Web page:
The chief executive of BrewDog has paid out more than €500,000 from his own pocket to winners of a bungled “solid gold” beer can promotion that he has admitted made the controversial brewer look “dishonest and disingenuous”.
James Watt says he got so carried away with the Willy Wonka-inspired promotion, which hid 50 gold cans in cases of the Scottish brewery’s craft beer, that he made some “costly mistakes” that misled treasure hunters.
He says he mistakenly believed the cans were made of solid gold – they were in fact made mostly of brass and only plated with the precious metal – which the UK advertising regulator later said would have meant they were actually worth £363,000, or about €410,000, each.
“The initial tweets I sent out told customers of the prospect of finding ‘solid gold cans’,” Mr Watt wrote on LinkedIn, claiming each one was still worth £15,000. “It was a silly mistake. Things started to go wrong when the winners got their cans.”
A number of the winners contacted the Advertising Standards Authority, which regulates advertising and marketing in the UK, complaining that the “solid gold” claim was misleading.
The authority subsequently upheld the complaints about the marketing, with the false claim appearing in three of 50 promotional tweets, according to Mr Watt.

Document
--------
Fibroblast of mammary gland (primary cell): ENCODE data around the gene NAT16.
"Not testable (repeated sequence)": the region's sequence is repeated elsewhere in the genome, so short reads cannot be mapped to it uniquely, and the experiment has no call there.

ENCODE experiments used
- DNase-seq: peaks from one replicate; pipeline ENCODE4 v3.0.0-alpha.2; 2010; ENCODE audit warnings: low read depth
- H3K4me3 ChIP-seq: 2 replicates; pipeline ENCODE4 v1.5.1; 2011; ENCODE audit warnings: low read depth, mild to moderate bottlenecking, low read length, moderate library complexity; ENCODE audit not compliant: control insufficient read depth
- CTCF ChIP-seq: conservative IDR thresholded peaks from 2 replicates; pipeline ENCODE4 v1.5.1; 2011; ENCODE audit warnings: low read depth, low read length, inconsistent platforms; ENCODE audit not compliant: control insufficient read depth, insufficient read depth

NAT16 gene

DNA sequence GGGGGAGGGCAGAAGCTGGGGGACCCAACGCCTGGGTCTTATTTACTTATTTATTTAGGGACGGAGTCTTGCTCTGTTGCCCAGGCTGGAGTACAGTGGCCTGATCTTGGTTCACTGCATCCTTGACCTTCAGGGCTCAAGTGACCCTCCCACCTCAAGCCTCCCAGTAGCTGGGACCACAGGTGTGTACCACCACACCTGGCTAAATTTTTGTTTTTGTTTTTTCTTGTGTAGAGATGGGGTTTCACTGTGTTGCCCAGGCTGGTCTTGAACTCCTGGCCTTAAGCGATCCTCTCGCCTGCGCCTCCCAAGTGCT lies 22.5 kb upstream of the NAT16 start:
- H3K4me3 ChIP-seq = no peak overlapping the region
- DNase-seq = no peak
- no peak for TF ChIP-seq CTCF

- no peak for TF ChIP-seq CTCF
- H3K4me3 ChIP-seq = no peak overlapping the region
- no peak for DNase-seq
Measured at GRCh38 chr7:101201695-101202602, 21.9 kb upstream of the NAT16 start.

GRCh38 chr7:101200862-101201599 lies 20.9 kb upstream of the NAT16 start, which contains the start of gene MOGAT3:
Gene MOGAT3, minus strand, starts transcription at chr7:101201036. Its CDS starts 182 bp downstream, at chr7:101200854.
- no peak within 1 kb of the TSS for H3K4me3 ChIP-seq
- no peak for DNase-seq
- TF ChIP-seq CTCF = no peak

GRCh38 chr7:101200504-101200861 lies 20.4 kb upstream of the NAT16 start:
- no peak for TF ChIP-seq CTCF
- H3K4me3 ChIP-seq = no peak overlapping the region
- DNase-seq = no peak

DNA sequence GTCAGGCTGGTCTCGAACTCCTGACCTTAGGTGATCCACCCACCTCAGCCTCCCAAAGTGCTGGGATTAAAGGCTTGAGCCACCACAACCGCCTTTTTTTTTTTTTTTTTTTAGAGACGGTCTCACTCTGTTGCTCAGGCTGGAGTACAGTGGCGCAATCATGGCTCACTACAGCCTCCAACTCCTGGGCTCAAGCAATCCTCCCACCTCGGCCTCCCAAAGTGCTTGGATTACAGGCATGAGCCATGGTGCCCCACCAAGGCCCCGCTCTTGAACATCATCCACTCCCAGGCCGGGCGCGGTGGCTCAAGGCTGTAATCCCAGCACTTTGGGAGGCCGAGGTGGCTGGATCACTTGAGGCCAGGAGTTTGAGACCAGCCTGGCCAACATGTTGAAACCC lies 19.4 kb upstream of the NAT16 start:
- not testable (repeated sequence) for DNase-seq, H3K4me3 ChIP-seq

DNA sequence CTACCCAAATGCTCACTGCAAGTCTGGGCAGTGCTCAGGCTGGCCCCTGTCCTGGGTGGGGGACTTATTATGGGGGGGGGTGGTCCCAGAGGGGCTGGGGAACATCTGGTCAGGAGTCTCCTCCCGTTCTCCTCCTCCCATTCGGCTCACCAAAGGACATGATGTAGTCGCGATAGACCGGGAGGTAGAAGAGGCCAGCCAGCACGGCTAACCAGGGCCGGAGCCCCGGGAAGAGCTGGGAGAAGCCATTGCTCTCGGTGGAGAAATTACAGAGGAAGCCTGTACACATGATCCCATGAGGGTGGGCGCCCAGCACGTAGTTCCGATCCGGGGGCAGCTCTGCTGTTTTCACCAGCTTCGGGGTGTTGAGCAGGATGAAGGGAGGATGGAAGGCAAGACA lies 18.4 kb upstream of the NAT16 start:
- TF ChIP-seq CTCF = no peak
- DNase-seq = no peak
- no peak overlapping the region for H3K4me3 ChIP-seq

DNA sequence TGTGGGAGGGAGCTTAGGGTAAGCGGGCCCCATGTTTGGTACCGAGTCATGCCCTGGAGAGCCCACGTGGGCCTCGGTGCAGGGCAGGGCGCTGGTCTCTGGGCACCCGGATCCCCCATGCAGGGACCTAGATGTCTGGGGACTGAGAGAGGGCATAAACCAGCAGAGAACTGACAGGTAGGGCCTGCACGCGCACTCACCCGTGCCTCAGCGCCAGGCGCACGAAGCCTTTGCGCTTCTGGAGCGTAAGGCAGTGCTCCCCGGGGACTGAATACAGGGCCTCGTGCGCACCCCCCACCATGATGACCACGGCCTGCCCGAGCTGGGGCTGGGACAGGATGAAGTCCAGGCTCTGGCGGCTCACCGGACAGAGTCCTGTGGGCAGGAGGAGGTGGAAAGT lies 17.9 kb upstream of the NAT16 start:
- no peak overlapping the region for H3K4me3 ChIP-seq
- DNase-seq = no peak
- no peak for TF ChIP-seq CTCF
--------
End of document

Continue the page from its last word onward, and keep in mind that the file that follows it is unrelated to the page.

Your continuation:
“Those three tweets were enough to do a lot of damage,” he says. “It blew up into a media storm. The gold can saga was headline news. The campaign launch morphed into a frenzy, with attacks coming in from all quarters. It got pretty grim. I should have been more careful.”
Mr Watt admits that his initial tweets were misleading and that the company “deserved the flak”. “We were made to look dishonest and disingenuous and took a real hammering.”
The chief executive says he went on to contact all 50 winners to offer them the “full cash amount” as an alternative if they were unhappy with the original prize of keeping the can and receiving £15,000, or about €17,000, in BrewDog shares.
“All in all, it ended up costing me around £470,000 – well over two and a half years’ salary,” says Mr Watt, who adds that he now owns 40 of the gold cans.
BrewDog has previously been criticised for its marketing practices and workplace culture.
In 2021 it apologised to former employees who had accused Mr Watt and his company of fostering a “culture of fear” in which workers were bullied and “treated like objects”.
Last month the brewer lost its status as a B Corp, less than two years after joining the scheme, which offers certification of a company’s ethical commitment to the environment, community and staff.
BrewDog, which was recently accused of hypocrisy for running a World Cup ad campaign highlighting Qatar’s poor human-rights record despite being criticised by the Unite Hospitality union for the treatment of its own workers, achieved B Corp status in February 2021.